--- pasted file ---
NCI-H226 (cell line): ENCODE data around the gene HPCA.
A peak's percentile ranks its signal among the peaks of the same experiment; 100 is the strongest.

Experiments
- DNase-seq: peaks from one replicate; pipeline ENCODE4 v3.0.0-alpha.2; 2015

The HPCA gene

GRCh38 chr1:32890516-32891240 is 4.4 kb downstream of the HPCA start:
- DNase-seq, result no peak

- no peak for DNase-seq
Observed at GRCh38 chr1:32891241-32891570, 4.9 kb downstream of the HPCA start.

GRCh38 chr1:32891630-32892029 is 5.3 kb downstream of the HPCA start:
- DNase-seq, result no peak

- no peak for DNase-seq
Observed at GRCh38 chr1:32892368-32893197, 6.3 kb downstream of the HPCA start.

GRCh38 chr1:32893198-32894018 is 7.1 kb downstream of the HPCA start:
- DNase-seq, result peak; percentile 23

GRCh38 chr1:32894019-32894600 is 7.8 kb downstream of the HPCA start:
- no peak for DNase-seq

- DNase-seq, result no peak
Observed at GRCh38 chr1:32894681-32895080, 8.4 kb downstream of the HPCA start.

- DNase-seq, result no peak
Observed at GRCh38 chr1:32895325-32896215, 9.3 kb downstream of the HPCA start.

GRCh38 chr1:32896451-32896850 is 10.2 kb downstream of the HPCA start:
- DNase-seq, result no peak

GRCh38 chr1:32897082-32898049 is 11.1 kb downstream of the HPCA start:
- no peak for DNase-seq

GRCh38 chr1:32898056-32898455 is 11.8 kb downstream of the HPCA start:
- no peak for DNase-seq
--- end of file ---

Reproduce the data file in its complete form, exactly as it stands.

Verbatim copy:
NCI-H226 (cell line): ENCODE data around the gene HPCA.
A peak's percentile ranks its signal among the peaks of the same experiment; 100 is the strongest.

Experiments
- DNase-seq: peaks from one replicate; pipeline ENCODE4 v3.0.0-alpha.2; 2015

The HPCA gene

GRCh38 chr1:32890516-32891240 is 4.4 kb downstream of the HPCA start:
- DNase-seq, result no peak

- no peak for DNase-seq
Observed at GRCh38 chr1:32891241-32891570, 4.9 kb downstream of the HPCA start.

GRCh38 chr1:32891630-32892029 is 5.3 kb downstream of the HPCA start:
- DNase-seq, result no peak

- no peak for DNase-seq
Observed at GRCh38 chr1:32892368-32893197, 6.3 kb downstream of the HPCA start.

GRCh38 chr1:32893198-32894018 is 7.1 kb downstream of the HPCA start:
- DNase-seq, result peak; percentile 23

GRCh38 chr1:32894019-32894600 is 7.8 kb downstream of the HPCA start:
- no peak for DNase-seq

- DNase-seq, result no peak
Observed at GRCh38 chr1:32894681-32895080, 8.4 kb downstream of the HPCA start.

- DNase-seq, result no peak
Observed at GRCh38 chr1:32895325-32896215, 9.3 kb downstream of the HPCA start.

GRCh38 chr1:32896451-32896850 is 10.2 kb downstream of the HPCA start:
- DNase-seq, result no peak

GRCh38 chr1:32897082-32898049 is 11.1 kb downstream of the HPCA start:
- no peak for DNase-seq

GRCh38 chr1:32898056-32898455 is 11.8 kb downstream of the HPCA start:
- no peak for DNase-seq